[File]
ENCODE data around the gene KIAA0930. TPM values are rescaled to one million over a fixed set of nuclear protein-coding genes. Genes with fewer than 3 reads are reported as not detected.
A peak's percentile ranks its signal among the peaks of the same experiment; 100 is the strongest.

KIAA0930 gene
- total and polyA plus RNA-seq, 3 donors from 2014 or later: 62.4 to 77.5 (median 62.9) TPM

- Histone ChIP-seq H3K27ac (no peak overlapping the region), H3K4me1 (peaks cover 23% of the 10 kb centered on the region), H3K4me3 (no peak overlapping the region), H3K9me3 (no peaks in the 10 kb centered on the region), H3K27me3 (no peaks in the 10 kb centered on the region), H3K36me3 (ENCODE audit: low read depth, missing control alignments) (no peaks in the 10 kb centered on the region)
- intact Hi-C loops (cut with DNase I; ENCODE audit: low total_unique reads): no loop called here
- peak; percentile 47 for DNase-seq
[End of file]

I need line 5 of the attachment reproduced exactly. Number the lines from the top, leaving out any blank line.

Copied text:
- Histone ChIP-seq H3K27ac (no peak overlapping the region), H3K4me1 (peaks cover 23% of the 10 kb centered on the region), H3K4me3 (no peak overlapping the region), H3K9me3 (no peaks in the 10 kb centered on the region), H3K27me3 (no peaks in the 10 kb centered on the region), H3K36me3 (ENCODE audit: low read depth, missing control alignments) (no peaks in the 10 kb centered on the region)